Review: Convert’s Tale
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Review: Convert’s Tale

Sarah Hamoutal Todros' 11th century conversion and life recounted

When negotiating, there may come moments where you feel that you need to ask for everything. After all, if that’s what you want, how else are you going to get it? But it can also backfire; by insisting on getting everything, you could very well walk away with nothing. If only, you might wonder, shaking your head, you had just asked for a little less, you might not find yourself empty-handed.

Stefan Hertmans, a Flemish Belgian author who writes in Dutch, asks for everything by calling his book “The Convert” a novel. The author makes frequent interventions into the story, describing his process of research and how he came to be animated by certain characters and subjects, before returning to the story of the convert herself.

His book often feels more akin to a behind-the-scenes look at the making of a novel, or a novel-in-process, than something that could conceivably work as a novel, full stop. It manages to make an otherwise dramatic story, translated tenderly into English, feel like a heightened History Channel reenactment.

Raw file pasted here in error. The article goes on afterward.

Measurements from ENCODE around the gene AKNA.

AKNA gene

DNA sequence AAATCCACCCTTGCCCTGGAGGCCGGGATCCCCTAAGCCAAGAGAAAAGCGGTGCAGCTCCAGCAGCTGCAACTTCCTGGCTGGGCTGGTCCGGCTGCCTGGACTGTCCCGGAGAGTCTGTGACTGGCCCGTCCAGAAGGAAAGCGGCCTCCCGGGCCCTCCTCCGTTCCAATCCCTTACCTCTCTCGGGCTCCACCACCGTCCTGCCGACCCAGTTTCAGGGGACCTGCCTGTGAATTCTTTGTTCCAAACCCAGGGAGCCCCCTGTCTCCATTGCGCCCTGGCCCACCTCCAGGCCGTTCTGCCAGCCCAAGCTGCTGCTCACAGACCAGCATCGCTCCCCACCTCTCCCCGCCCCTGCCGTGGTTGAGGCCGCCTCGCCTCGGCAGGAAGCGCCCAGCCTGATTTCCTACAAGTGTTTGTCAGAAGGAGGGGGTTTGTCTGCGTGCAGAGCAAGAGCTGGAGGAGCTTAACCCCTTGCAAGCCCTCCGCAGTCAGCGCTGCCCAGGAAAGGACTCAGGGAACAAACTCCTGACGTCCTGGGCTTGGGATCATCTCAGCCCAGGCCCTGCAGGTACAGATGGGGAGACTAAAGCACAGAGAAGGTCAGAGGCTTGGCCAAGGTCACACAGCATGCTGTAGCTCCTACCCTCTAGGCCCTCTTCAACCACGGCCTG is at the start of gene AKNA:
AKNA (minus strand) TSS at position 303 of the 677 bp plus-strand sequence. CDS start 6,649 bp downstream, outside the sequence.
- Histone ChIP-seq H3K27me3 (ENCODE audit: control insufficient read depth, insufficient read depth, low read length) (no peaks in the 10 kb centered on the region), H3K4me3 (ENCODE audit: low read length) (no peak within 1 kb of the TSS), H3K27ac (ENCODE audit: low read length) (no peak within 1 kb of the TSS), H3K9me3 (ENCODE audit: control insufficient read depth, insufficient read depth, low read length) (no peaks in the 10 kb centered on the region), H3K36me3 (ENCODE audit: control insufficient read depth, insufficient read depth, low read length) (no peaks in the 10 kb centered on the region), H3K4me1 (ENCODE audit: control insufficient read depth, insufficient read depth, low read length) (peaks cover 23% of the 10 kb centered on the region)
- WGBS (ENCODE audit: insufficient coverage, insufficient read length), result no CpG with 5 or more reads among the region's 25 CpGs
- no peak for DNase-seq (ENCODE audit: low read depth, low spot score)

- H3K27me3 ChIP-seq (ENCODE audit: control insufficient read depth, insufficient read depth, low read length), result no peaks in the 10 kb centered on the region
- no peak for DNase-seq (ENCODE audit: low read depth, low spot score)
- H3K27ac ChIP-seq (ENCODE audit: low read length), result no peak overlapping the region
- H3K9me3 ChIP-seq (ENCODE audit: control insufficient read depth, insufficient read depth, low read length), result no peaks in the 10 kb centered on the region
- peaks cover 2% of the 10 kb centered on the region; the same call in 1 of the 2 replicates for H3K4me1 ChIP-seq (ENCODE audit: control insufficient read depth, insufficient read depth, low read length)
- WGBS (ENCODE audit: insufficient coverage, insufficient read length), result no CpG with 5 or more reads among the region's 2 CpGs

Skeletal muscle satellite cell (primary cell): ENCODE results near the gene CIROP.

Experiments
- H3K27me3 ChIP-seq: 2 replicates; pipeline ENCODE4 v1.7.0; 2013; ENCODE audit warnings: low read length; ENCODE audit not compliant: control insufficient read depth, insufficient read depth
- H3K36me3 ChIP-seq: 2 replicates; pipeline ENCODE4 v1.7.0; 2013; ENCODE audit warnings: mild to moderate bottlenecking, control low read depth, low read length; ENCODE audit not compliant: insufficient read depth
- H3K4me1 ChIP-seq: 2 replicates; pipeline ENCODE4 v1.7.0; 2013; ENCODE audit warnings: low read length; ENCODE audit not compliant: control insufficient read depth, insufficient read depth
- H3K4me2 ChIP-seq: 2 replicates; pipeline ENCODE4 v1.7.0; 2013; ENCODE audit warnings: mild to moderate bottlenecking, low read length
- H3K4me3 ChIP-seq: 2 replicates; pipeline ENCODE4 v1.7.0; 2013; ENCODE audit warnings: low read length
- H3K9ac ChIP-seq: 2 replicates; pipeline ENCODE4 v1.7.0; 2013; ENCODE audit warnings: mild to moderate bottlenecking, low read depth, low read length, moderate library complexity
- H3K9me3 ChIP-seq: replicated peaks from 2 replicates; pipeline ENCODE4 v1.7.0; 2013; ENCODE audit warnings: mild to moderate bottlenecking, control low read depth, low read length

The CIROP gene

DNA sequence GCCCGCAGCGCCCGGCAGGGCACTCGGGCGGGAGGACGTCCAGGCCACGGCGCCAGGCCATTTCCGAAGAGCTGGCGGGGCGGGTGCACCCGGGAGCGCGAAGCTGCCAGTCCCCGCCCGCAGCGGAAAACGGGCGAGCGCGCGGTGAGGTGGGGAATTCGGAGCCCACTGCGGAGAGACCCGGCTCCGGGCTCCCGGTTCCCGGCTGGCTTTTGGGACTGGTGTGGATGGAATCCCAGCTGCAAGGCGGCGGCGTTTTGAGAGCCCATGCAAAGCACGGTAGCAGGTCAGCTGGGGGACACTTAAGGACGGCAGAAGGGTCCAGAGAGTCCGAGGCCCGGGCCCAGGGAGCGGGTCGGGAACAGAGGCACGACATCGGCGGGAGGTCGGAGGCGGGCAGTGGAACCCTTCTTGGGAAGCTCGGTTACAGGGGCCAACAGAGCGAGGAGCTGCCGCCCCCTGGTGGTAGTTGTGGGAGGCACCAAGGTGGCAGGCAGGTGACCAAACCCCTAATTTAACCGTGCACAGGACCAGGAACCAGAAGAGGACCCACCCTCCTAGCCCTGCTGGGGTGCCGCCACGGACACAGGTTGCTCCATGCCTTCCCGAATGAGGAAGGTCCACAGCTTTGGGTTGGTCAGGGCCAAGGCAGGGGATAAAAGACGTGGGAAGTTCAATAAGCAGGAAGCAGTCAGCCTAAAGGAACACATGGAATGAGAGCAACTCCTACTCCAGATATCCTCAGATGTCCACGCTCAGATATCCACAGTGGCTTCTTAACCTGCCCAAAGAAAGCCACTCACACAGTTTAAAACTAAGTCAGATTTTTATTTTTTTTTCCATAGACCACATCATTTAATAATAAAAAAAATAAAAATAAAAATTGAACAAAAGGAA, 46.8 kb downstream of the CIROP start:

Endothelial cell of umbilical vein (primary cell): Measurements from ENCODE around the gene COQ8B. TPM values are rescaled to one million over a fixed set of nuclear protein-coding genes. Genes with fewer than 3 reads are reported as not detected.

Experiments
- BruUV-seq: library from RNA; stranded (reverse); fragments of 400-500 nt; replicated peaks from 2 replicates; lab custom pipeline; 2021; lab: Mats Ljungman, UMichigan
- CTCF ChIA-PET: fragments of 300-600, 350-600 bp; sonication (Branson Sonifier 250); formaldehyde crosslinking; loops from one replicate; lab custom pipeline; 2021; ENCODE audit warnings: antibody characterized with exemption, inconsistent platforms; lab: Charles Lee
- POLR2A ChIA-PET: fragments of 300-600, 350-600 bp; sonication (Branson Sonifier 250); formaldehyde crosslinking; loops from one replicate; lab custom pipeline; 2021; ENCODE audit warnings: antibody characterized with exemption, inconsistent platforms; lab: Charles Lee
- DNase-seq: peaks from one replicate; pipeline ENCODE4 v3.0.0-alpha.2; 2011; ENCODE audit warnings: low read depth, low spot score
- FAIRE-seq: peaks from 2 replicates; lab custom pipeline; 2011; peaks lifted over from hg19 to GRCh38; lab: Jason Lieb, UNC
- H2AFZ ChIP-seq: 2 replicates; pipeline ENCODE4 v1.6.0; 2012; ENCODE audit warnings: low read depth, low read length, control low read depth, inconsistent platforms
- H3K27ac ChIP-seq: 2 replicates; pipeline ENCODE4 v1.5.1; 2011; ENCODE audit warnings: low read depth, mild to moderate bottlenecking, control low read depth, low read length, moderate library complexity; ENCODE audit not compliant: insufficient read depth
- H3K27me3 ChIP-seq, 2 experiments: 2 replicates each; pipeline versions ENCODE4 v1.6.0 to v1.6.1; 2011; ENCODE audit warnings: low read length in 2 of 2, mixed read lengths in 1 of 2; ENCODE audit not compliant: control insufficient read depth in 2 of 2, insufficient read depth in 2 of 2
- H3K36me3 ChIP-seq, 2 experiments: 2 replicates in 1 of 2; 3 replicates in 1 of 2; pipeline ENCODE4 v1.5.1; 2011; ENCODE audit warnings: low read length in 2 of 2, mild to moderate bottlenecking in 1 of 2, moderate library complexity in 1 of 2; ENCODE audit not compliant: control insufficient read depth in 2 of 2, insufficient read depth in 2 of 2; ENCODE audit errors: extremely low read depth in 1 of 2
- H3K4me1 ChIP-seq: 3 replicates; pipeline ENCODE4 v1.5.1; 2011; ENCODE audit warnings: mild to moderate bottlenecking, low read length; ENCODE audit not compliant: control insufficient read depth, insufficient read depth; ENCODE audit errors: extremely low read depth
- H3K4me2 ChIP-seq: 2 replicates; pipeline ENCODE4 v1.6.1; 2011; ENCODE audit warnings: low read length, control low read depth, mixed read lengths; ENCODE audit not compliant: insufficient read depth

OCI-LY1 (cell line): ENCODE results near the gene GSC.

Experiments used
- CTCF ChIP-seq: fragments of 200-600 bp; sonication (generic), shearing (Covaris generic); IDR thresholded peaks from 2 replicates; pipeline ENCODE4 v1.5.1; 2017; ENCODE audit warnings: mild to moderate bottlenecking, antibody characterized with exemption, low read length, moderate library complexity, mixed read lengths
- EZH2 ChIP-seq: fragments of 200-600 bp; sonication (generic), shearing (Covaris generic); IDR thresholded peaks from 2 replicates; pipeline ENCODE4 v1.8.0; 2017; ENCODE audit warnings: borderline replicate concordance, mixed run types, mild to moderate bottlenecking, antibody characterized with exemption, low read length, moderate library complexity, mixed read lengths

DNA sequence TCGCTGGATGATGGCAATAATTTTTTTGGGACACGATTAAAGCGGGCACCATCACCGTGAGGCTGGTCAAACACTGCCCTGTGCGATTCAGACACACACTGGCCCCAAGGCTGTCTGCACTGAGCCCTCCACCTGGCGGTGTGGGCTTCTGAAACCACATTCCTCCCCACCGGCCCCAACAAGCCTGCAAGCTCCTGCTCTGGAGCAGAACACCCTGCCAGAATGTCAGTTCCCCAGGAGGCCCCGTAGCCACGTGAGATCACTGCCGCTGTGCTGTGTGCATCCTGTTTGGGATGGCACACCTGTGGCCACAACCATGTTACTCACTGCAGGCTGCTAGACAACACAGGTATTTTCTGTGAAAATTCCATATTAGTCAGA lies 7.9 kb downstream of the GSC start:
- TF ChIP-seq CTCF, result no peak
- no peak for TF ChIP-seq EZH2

The titular convert is Sarah Hamoutal Todros, a real person of the 11th century. Todros was born Vigdis Adelaïs Gudbrandr, a proper name for a properly wealthy Christian family in Rouen. She runs off with a visiting yeshiva student named David, eventually settling in Moniou, in the south of France. Dangers abound for her in her new faith; her father has sent knights after her, and the First Crusade is imminent.

As these stories tend to go, knights of the cross burn down the town’s synagogue, murder her husband and abduct two of their four children. Sarah must take to the road, and she does, traveling as far as Cairo before returning to France.

To fill in such a story, Hertmans, who lives in modern-day Moniou, must chase down the surviving fragments of Sarah’s life, a journey that takes him all over the world. Hertmans’ interest in his own story is such that a single sentence will span a millennium, an intimate moment describing late 11th-century life interrupted to give you an update on what the locale looks like today.

It is the rare occasion that leaves one wishing that a novel had come with a long foreword, so that the author might have worked out everything about his own involvement prior to the text of the story itself. And yet. pjc

Jesse Bernstein writes for the Jewish Exponenent, an affiliated publication.

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